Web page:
Since FPR’s inception in March of 2009, Jason Peters has written a weekly column. Without missing a single week, he has, with his inimitable style, regaled FPR readers with his ruminations on food, sex, culture, community, energy, idiocy, technology, mobility, peak oil, religion, and education. He has challenged us to think more clearly about the way we live, about our need to acknowledge limits, and the sheer goodness of taking a walk. He has explicated significant texts, mocked undergraduate males, and even taken a turn at writing fiction. And who can forget the jokes?

So, next Wednesday, make yourself and your loved ones something good to eat, then sit back with a beer, a martini, or whatever suits your fancy, light a cigar, and re-read some of Jason’s many essays. Then raise a glass to the Bar Jester. He’s taking a much deserved break.

Thanks Jason. FPR wouldn’t be the same without your distinctive voice.

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Mark T. Mitchell
Mark T. Mitchell teaches political theory at Patrick Henry College in Purcellville, VA. He is the author Michael Polanyi: The Art of Knowing and The Politics of Gratitude: Scale, Place, and Community in a Global Age (Potomac Books, 2012). He is co-editor of another book titled, The Humane Vision of Wendell Berry. Currently he is writing a book on private property. In 2008-9, while on sabbatical at Princeton University, he and Jeremy Beer hatched a plan to start a website dedicated to political decentralism, economic localism, and cultural regionalism. A group of like-minded people quickly formed around these ideas, and in March 2009, FPR was launched. Although he was raised in Montana and still occasionally longs for the west, he lives in Virginia with his wife, three sons and one daughter where they are in the process of turning a few acres into a small farm. See books written by Mark Mitchell.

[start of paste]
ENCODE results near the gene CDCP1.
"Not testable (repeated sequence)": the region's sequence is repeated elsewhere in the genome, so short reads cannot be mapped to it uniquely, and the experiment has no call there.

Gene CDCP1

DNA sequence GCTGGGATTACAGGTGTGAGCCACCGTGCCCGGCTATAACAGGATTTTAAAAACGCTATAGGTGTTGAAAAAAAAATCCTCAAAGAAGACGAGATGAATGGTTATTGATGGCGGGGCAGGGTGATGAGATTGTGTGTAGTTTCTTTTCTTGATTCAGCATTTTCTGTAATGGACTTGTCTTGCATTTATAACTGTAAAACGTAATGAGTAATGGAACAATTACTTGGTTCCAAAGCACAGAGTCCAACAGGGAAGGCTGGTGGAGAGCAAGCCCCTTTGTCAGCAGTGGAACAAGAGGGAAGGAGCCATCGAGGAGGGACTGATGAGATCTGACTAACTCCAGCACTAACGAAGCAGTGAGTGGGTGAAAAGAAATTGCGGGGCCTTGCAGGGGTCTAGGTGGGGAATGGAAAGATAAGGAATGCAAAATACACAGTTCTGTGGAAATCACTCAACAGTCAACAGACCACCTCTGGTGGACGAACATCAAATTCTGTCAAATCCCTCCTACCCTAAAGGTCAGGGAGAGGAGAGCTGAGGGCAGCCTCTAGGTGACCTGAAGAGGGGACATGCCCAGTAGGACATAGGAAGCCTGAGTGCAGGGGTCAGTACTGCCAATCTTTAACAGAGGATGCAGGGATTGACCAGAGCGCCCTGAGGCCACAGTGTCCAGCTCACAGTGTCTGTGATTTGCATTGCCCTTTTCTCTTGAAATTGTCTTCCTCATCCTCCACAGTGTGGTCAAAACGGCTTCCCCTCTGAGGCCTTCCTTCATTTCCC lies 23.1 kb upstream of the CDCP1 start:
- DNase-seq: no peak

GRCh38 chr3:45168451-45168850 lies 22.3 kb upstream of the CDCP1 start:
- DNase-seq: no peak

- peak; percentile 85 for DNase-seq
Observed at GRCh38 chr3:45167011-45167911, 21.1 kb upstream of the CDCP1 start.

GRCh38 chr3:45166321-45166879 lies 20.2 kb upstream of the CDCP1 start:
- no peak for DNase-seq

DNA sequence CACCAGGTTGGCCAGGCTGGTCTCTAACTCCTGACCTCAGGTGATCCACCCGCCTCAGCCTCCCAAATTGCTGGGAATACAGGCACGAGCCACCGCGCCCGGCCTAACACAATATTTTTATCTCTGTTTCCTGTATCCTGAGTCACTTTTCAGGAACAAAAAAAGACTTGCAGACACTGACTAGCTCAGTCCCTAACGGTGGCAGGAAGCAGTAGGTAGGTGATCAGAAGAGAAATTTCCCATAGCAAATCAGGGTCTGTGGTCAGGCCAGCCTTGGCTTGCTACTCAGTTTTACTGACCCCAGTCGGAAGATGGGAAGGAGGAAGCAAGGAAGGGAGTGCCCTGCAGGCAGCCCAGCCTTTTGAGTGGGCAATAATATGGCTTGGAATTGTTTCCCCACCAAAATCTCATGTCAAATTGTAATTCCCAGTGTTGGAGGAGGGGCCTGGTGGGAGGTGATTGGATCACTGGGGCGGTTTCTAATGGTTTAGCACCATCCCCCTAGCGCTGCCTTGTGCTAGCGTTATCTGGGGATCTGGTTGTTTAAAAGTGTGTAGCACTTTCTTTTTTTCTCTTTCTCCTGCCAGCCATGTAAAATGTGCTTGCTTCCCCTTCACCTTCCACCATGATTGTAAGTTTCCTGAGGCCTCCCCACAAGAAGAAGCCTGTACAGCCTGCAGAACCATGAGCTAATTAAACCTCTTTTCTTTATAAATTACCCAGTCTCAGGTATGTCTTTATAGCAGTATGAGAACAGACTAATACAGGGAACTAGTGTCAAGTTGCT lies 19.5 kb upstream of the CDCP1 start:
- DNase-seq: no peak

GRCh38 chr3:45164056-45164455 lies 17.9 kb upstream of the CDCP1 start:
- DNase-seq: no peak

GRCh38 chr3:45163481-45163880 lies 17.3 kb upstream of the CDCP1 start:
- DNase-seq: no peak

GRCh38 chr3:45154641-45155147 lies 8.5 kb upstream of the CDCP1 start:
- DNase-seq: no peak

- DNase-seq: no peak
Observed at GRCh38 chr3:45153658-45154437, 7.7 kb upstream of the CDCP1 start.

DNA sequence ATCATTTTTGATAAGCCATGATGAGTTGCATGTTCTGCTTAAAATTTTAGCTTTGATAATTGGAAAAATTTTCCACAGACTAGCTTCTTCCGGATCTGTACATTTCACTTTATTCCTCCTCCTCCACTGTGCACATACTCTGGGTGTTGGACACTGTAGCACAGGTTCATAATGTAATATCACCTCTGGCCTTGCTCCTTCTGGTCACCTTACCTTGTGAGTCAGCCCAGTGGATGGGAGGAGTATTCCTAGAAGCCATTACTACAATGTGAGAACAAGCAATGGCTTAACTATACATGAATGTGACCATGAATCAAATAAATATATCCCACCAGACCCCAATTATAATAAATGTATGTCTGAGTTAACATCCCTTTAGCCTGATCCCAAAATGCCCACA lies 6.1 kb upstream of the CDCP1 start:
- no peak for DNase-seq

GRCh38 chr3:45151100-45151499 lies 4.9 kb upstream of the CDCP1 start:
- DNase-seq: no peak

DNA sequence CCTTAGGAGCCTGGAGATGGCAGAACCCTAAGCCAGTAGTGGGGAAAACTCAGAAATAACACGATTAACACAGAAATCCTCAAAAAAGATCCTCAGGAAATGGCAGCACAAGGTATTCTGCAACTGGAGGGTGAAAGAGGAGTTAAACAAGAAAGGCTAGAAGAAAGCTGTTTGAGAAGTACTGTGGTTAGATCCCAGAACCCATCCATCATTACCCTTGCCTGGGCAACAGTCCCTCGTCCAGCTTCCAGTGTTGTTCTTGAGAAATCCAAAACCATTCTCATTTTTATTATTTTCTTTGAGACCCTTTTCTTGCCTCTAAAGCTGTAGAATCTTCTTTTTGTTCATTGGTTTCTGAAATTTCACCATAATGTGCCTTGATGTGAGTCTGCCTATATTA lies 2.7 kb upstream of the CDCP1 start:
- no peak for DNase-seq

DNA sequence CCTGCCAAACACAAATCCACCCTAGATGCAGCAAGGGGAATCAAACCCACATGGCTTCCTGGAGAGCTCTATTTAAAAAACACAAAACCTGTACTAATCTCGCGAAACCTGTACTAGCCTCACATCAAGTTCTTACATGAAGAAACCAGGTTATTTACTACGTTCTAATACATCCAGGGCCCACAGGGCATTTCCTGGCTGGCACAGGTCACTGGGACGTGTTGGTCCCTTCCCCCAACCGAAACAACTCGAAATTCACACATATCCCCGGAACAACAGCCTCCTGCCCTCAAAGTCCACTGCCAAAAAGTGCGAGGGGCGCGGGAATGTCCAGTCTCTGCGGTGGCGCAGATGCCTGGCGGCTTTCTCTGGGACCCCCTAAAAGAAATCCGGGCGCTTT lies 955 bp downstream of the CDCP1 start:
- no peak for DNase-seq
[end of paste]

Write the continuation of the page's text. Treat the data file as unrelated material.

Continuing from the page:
1. NOOOOOOOOOO!!!!!!!! Where will we turn to for our weekly dose of curmudgeonness now?

    (In all seriousness, Jason, I didn’t often comment on your posts, but I almost always loved them. Take care, and don’t stay away too long!)

  2. Seconding Russell. I’d have felt presumptuous to have commented on Jason’s essays. Collected, they’d make a fine book to have in one’s collection. So re-read I shall.

    Thanks Jason, for all the good porch time.

  3. Sad indeed. Wednesday mornings will be a little dimmer. We shall all have to keep a little Bar Jester in our hearts in his absence. (Of course, step one is probably to eschew admonitions to “keep [x] in our hearts.”)

  4. I was just about to start reading and be a disciple, but it seems I’ve shown up just in time for “sad times.” Next round, then!

  5. Yes, “Idiocy”, a fertile furrow to plow in this extravagantly idiotic age. Peters had a fine mule in this employ. He’s still an asshole, but I mean this in the best way.

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